American progressives are fond of gazing across the pond at Europe and wishing the U.S. would emulate it. So as soon as President Obama started announcing from all reaches of the country that Congress “must” eliminate the debt ceiling, progressive cheerleaders echoed his demands, pointing out that most European countries did not have a debt ceiling.
But Europe worshippers are drawing the wrong lesson from across the Atlantic. Despite public protests against austerity cuts, many European countries are instituting constitutional reforms requiring balanced budgets in the form of “debt brakes”—a far stronger way to control the national debt than a debt ceiling.
Conservatives typically argue that the debt ceiling offers a check on Congressional spending by limiting how much the country can borrow when tax receipts run out. Progressives, however, counter that the debt ceiling irresponsibly raises the specter of a credit default, hurting lender confidence in America.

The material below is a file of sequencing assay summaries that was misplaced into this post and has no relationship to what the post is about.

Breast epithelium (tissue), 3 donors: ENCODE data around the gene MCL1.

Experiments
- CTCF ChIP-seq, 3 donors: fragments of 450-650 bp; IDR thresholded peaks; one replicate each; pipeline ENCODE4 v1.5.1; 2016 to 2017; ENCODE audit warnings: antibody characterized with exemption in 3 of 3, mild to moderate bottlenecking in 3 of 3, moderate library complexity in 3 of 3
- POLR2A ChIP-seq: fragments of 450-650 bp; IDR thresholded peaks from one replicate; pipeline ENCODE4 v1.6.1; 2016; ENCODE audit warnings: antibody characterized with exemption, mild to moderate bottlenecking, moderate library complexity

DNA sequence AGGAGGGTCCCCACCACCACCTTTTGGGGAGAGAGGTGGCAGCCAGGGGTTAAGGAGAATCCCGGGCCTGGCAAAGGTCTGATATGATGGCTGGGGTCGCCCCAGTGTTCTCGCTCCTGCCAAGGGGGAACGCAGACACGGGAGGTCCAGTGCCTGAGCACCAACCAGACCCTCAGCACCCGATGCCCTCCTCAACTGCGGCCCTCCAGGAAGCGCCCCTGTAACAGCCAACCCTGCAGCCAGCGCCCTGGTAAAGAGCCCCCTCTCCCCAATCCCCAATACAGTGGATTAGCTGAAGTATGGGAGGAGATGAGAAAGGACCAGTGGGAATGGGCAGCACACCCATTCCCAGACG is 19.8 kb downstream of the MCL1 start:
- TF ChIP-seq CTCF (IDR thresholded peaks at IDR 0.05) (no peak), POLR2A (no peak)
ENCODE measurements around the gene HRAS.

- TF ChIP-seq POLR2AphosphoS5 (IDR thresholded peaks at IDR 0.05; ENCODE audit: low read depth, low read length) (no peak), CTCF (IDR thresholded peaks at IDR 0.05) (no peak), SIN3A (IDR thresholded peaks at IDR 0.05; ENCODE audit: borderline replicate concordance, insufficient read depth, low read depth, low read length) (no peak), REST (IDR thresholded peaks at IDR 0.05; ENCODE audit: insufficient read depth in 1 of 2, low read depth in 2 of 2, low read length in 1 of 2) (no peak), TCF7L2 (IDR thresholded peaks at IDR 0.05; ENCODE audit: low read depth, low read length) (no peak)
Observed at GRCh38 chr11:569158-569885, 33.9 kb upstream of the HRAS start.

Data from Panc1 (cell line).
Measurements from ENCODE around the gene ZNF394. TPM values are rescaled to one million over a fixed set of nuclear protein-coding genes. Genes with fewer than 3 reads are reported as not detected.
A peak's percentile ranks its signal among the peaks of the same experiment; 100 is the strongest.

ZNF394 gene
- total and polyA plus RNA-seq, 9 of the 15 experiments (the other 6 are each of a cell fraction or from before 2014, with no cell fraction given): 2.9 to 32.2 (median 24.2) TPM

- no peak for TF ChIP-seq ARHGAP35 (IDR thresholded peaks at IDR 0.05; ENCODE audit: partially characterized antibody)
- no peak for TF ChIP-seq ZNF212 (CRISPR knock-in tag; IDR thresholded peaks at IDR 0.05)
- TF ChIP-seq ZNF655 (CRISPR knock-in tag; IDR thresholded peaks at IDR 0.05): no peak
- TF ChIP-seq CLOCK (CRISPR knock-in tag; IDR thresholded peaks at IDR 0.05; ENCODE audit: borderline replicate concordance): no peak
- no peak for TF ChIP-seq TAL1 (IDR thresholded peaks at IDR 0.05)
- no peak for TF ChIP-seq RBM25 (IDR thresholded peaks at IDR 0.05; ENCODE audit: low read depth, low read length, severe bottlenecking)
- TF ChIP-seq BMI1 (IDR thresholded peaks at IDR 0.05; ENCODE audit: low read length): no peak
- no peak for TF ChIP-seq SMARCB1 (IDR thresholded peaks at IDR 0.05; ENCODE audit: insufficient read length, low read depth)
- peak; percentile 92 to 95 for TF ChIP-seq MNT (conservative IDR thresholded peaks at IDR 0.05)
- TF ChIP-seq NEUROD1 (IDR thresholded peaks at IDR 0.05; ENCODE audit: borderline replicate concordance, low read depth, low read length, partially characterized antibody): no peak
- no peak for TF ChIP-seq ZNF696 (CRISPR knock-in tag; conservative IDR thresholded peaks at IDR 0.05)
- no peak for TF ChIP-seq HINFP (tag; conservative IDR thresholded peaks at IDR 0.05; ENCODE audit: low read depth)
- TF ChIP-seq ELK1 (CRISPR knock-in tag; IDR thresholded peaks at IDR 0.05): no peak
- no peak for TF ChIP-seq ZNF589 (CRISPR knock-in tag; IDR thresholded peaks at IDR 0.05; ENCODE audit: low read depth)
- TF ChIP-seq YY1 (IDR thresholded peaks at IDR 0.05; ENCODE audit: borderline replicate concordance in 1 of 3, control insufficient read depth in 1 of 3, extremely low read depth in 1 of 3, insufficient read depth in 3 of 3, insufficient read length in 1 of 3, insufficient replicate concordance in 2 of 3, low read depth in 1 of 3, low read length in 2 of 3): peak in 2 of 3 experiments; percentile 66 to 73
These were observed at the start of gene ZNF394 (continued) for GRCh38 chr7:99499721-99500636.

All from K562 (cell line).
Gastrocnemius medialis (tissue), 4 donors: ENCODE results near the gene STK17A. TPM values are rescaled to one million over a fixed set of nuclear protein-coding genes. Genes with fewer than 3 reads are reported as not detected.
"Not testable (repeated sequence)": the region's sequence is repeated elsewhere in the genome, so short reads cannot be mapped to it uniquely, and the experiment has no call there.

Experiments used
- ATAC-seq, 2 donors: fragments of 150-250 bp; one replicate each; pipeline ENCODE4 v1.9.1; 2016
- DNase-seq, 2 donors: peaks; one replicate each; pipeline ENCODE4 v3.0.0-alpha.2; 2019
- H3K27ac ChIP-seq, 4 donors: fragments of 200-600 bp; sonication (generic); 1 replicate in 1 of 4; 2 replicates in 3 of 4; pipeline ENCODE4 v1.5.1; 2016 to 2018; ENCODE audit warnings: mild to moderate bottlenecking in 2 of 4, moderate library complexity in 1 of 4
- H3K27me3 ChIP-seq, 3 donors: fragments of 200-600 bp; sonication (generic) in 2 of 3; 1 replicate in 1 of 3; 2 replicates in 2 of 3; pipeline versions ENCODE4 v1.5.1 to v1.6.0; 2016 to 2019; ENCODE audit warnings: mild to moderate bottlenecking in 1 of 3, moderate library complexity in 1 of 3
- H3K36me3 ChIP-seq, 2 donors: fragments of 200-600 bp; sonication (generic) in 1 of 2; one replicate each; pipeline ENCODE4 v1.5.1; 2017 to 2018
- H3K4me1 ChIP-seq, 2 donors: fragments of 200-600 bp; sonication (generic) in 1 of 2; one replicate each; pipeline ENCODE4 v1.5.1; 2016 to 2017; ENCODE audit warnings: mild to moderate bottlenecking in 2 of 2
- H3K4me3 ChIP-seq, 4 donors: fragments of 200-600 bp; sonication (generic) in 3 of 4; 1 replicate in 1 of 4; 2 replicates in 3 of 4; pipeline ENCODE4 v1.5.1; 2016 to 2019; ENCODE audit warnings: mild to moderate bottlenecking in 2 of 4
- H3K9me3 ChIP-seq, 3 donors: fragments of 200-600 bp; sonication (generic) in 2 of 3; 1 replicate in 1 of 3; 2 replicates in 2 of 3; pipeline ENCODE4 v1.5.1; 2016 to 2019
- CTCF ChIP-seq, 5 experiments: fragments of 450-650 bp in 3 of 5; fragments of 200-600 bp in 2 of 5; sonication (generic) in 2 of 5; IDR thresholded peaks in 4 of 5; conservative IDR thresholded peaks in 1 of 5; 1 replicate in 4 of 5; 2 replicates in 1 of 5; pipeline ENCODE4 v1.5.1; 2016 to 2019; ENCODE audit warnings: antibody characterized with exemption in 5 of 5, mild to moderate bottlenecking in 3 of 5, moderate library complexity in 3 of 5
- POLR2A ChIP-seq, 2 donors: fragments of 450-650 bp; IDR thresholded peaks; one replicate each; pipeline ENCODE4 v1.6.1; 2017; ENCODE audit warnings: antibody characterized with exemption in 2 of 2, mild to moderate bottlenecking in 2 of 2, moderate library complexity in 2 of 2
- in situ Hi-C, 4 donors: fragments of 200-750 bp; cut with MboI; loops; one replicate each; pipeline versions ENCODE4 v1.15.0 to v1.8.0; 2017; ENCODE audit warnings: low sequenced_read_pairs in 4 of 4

Reuters blogger Felix Salmon has even argued that the debt ceiling is a “political distraction at best” that might trigger an economic crisis at worst. It’s hard to argue with that given that Republicans ignore the debt ceiling when they have power but defend it when they do not.
The ceiling has been raised 68 times since 1960-including 18 times under Ronald Reagan, and by nearly $5 trillion under Barack Obama. Not surprisingly, government spending has gone through the roof along with the size of the public debt.
What’s the point of having a debt ceiling if every time we approach it Congress just finds a way to circumvent it?
Read More at Reason . By Anthony Randazzo.